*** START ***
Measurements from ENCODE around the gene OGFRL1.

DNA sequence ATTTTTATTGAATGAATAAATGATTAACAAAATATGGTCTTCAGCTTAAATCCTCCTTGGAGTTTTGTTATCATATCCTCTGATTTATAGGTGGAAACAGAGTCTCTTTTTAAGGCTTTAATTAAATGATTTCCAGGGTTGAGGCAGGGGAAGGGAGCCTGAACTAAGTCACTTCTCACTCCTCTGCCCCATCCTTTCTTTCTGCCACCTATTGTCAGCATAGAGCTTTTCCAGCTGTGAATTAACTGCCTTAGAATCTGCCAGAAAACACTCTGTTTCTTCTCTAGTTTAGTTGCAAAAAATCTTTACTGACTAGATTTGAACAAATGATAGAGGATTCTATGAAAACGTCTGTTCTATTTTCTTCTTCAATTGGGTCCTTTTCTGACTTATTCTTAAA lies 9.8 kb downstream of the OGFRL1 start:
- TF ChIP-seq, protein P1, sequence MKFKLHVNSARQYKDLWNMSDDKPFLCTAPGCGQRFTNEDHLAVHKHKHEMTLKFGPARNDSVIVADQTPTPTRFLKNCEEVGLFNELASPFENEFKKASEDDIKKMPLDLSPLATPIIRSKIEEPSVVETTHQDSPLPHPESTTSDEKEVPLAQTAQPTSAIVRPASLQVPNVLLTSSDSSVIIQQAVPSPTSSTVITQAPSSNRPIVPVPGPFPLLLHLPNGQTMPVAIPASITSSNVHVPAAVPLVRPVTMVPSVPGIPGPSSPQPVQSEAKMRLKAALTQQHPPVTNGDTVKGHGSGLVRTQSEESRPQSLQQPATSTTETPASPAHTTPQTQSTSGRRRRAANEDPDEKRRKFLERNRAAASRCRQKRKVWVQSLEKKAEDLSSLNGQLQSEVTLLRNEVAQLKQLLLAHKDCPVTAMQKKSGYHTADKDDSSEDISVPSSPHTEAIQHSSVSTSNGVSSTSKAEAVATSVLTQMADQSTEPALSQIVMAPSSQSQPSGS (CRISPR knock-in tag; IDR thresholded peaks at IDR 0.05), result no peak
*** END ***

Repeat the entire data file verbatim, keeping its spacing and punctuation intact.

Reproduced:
Measurements from ENCODE around the gene OGFRL1.

DNA sequence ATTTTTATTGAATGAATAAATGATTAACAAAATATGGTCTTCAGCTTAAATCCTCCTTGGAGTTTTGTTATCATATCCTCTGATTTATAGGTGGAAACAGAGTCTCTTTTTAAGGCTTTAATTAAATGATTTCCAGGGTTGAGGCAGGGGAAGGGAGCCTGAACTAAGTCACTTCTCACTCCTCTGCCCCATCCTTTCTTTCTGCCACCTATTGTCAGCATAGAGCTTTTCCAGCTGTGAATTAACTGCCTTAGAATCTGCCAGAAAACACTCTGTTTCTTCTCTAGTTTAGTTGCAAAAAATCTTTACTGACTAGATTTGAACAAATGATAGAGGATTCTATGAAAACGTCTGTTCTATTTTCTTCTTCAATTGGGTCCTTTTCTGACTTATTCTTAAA lies 9.8 kb downstream of the OGFRL1 start:
- TF ChIP-seq, protein P1, sequence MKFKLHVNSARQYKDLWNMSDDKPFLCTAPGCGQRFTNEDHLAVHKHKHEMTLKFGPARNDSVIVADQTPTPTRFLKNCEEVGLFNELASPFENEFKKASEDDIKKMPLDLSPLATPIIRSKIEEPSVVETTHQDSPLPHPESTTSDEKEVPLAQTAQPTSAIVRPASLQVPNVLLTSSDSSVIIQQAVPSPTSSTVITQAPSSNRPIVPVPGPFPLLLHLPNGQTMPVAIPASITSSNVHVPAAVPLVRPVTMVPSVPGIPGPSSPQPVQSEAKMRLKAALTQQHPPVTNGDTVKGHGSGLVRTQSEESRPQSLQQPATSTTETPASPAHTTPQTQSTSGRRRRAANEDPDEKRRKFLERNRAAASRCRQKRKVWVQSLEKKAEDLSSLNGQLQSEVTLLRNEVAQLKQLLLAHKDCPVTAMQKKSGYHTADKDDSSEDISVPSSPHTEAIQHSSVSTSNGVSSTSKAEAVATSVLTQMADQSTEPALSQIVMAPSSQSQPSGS (CRISPR knock-in tag; IDR thresholded peaks at IDR 0.05), result no peak